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Felton Old Bridge

A Scheduled Monument in Felton, Northumberland

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Coordinates

Latitude: 55.2965 / 55°17'47"N

Longitude: -1.71 / 1°42'36"W

OS Eastings: 418511.482876

OS Northings: 600299.054185

OS Grid: NU185002

Mapcode National: GBR J7H6.L5

Mapcode Global: WHC24.P4XH

Entry Name: Felton Old Bridge

Scheduled Date: 28 November 1932

Last Amended: 28 January 2003

Source: Historic England

Source ID: 1020745

English Heritage Legacy ID: 35422

County: Northumberland

Civil Parish: Felton

Built-Up Area: Felton

Traditional County: Northumberland

Lieutenancy Area (Ceremonial County): Northumberland

Church of England Parish: Felton St Michael and All Angels

Church of England Diocese: Newcastle

Details

The monument includes the above and below ground remains of Felton Bridge,
a medieval multi-span bridge, believed to be of 15th or 16th century date,
spanning the River Coquet south of Felton. The bridge was in use for
vehicle traffic until the early 20th century when it was superseded by a
modern concrete bridge located to the east. It was widened to the west in
the 18th or early 19th century and further alterations were made to the
approach to each end of the bridge in the 20th century. The bridge is
Listed Grade II*.

The bridge, built of coursed squared sandstone, has three segmental arches
supported on two stone piers. It has an overall length of 51m, by 6m wide
between parapets. The northern arch has a span of about 12.2m, the central
arch about 9.4m, and the southern arch about 9.2m. The medieval arches are
carried on four ribs whereas the later widening is plain. To counteract
the abrasive action around the bridge foundations, the riverbed beneath
the northern and central arches contains evidence of paving with large
blocks of stone. The addition of upstream and downstream cutwaters, or
triangular projections, to the piers also aids the flow of water around
them. The cutwaters are only carried up to the mid-height of the bridge
where they are chamfered and the pointed angle is cut back to form a
three-sided refuge, or niche, at parapet level into which pedestrians
could retreat. The parapets are 20th century in date and the head of the
northern cutwater on the east side of the bridge is solid, rather than
recessed. Although little documentary evidence has been traced for the
history of the bridge, an early charter shows that there has been a bridge
at Felton since at least the 12th century, although the current structure
is believed to be 15th or 16th century in date. It was an important
crossing on the main route between Newcastle upon Tyne and
Berwick-upon-Tweed. A number of features are excluded from the
scheduling. These are: the bollards and pavement at the south end of the
bridge, and the telephone box at the north end; however, the ground
beneath all these features is included. The `River Coquet' sign and a
commemorative plaque are also excluded, although the parapet walls to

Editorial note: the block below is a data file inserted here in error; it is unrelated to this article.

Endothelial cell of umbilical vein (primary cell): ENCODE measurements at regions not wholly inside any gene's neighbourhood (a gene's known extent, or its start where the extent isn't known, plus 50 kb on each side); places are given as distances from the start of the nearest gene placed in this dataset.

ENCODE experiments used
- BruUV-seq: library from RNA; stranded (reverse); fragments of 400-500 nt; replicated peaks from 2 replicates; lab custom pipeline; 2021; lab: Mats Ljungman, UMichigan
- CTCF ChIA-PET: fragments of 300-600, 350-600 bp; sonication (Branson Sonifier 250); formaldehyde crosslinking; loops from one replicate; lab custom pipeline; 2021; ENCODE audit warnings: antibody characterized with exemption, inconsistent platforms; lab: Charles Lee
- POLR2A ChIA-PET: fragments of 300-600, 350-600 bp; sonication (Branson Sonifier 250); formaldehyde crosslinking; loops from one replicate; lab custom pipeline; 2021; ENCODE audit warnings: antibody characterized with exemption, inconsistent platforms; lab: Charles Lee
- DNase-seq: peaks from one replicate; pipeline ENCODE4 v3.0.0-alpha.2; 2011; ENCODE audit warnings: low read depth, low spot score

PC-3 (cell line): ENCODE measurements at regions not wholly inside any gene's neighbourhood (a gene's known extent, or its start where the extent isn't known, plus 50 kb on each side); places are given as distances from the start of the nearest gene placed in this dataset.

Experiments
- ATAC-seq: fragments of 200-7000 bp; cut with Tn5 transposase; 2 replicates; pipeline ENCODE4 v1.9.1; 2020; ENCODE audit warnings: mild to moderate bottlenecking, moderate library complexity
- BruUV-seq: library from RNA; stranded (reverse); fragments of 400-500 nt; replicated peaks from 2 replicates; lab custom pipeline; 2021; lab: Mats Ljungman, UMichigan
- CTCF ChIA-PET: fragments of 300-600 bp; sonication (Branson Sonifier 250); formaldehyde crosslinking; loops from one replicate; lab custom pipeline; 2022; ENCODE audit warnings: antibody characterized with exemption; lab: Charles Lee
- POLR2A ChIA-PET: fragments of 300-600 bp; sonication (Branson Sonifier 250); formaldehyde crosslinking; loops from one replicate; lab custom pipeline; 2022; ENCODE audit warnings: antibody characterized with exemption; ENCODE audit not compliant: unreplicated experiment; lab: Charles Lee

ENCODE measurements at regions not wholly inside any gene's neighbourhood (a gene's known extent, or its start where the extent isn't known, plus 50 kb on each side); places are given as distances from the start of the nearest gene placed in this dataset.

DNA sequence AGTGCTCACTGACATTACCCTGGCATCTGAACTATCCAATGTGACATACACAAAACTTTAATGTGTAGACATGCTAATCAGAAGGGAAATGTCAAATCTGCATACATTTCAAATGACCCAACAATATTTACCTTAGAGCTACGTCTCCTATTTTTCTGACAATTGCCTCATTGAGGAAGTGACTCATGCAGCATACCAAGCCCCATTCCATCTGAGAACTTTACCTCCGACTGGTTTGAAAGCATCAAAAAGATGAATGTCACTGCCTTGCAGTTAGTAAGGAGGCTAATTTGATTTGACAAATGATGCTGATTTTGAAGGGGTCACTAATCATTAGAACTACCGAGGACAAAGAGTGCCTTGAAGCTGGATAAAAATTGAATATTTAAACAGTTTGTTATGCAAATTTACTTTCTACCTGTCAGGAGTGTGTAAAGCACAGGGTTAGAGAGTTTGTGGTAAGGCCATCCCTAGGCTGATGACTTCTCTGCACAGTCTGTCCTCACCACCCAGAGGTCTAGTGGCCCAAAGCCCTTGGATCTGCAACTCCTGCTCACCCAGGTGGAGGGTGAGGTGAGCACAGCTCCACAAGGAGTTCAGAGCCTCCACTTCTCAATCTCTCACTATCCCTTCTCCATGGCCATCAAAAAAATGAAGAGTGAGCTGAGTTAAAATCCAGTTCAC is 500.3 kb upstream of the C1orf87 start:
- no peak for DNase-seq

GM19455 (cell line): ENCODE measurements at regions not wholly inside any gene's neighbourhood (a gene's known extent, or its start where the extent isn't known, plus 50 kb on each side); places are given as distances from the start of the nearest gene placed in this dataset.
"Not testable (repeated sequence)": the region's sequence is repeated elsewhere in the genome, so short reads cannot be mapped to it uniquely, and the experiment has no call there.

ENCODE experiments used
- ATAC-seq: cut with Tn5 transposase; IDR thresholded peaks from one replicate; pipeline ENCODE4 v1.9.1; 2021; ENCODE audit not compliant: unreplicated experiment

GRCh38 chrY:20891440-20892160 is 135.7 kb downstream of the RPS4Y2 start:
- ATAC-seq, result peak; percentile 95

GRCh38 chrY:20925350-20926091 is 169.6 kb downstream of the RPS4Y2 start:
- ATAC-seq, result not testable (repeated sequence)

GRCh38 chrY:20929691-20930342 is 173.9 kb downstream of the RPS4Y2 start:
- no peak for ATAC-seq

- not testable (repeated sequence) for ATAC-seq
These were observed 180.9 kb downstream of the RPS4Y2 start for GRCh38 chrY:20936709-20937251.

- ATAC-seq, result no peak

which they are attached are included.

MAP EXTRACT
The site of the monument is shown on the attached map extract.

Source: Historic England

Reasons for Scheduling

Multi-span bridges are structures of two or more arches supported on
piers. They were constructed throughout the medieval period for the use
of pedestrians and packhorse or vehicular traffic, crossing rivers or
streams, often replacing or supplementing earlier fords. During the early
medieval period timber was used, but from the 12th century stone (and
later brick) bridges became more common, with the piers sometimes
supported by a timber raft. Most stone or brick bridges were constructed
with pointed arches, although semicircular and segmental examples are also
known. A common medieval feature is the presence of stone ashlar ribs
underneath the arch. The bridge abutments and revetting of the river banks
also form part of the bridge. Where medieval bridges have been altered in
later centuries, original features are sometimes concealed behind later
stonework, including remains of earlier timber bridges. The roadway was
often originally cobbled or gravelled. The building and maintenance of
bridges was frequently carried out by the church and by guilds, although
landowners were also required to maintain bridges. From the mid-13th
century the right to collect tolls, known as pontage, was granted to many
bridges, usually for repairs; for this purpose many urban bridges had
houses or chapels on them, and some were fortified with a defensive
gateway. Medieval multi-span bridges must have been numerous throughout
England, but most have been rebuilt or replaced and less than 200 examples
are now known to survive. As a rare monument type largely unaltered,
surviving examples and examples that retain significant medieval and post-
medieval fabric are considered to be of national importance.

Felton Old Bridge is reasonably well-preserved, having been by-passed for
vehicular traffic by the construction of a modern road bridge immediately
downstream. There is no evidence that it has been subjected to any major
modern strengthening works. Although the bridge has been the subject of
repairs and widening in the 18th or early 19th century and the 20th
century, it will provide evidence of bridge construction and the way in
which rivers were crossed in the medieval period. Its medieval arches
remain substantially complete and it is a good example of a later medieval
bridge.

Source: Historic England

Sources

Books and journals
Ryder, P, Sermon, R, Historic Bridges in Northumberland, (1993)
Other
4325,

Source: Historic England

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